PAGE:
Keolewa Heiau (the shifting sand) is situated along the Hā‘upu ridge line on the peak of Hā‘upu. According to chants, Keolewa can only be seen as a bird in the sky (above the clouds).
Hā‘upu in the Hawaiian language means a sudden recollection; the mountain is known for its ability to jolt a memory, or alternatively, open a view to the future.
The phrase Hā‘upu mauna kilohana i ka la‘i (Hā‘upu, a mountain outstanding in the calm) honors the mountain itself, and is also a description for someone who achieves outstanding things.
The small heiau atop Mt. Hā‘upu is dedicated to Laka, the goddess of hula, whose kinolau (embodied form) lives in the wild and sacred plants of the upland forest that are used by hula practitioners.
Both the heiau and the wooded area at Hā‘upu’s summit are known by the place name Keolewa, which appears in a variety of prayers, chants and oral traditions.
Hā‘upu Ridge is revered as a dividing line between and meeting place where the powerful fire‐goddess Pele made passionate love with the demi‐god Kamapua‘a.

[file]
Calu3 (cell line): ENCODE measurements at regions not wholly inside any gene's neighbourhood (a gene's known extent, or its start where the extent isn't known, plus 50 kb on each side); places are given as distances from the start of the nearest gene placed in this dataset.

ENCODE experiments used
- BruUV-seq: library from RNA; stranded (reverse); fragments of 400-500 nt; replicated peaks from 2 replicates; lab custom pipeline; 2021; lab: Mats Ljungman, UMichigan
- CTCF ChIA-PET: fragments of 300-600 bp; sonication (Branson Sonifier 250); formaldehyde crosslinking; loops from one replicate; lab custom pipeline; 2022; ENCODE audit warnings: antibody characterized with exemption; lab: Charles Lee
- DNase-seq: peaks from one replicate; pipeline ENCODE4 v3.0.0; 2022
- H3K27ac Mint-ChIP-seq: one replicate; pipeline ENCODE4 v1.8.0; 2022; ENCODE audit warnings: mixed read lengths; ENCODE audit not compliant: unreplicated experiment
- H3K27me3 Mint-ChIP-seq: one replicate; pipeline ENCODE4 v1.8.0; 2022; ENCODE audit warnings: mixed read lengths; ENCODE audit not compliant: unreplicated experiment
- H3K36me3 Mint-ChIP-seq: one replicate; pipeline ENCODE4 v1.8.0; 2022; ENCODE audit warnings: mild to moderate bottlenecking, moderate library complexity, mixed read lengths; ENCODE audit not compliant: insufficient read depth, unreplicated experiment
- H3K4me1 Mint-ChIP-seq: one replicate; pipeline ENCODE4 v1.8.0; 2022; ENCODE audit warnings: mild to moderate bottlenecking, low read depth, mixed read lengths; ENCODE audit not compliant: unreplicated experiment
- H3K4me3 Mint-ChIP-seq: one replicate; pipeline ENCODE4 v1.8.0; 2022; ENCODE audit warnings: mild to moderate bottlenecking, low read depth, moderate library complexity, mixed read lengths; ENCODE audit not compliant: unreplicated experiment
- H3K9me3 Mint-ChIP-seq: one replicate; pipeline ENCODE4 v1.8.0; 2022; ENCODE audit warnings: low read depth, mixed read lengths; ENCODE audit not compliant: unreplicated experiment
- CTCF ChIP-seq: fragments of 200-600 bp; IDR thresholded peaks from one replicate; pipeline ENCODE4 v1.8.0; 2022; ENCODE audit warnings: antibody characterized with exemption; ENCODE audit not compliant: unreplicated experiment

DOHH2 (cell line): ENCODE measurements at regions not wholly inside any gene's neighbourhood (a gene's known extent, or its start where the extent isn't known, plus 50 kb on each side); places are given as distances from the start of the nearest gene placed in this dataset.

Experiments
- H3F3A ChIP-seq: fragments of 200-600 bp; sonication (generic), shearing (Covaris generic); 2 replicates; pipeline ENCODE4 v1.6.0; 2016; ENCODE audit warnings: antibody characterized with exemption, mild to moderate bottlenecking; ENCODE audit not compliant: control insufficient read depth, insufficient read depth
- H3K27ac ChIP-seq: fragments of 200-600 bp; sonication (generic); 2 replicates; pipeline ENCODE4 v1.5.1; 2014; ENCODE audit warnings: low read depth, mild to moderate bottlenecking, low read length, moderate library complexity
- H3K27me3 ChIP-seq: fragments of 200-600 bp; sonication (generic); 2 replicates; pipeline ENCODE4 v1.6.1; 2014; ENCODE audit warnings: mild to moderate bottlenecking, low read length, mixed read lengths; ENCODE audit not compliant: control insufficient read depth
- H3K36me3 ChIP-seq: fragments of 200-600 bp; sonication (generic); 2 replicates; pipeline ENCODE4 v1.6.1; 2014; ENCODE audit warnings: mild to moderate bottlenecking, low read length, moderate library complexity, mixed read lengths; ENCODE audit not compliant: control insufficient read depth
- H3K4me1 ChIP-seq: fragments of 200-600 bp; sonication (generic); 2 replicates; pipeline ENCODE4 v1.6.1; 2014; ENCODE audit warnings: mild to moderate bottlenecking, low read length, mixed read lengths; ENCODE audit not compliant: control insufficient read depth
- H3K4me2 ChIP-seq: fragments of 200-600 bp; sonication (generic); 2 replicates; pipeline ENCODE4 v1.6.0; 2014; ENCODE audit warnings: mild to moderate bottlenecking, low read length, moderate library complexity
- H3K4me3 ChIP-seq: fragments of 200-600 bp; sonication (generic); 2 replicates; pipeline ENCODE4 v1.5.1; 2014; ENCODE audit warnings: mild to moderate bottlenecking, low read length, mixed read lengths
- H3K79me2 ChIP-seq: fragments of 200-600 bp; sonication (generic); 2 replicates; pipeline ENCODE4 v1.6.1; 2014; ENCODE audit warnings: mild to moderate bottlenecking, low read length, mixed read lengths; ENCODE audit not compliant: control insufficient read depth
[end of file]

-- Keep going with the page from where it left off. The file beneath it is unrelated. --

The Kōloa region south of the ridge was controlled by Pele; its dry and rocky landscape reflects her harsh, impatient and dominant personality. The lusher Līhu‘e side of the ridge was home to the pig god Kamapua‘a, who is associated with “taro, fertility and the creation of fertile springs necessary to sustain life,” and who is known to excel as a lover.
According to tradition, “Pele and Kamapua‘a are believed to have been involved in a tumultuous love affair with each other in the vicinity of Hā‘upu and the topography of the area is believed to have been shaped by the fury of their love‐making.
In times of drought, the fertile and lush domain of Kamapua‘a is said to be inhabited by Pele, whereas in times of heavy rains the dry and arid domain of Pele is said to be inhabited by Kamapua‘a. It is at these times that their love affairs are believed to continue.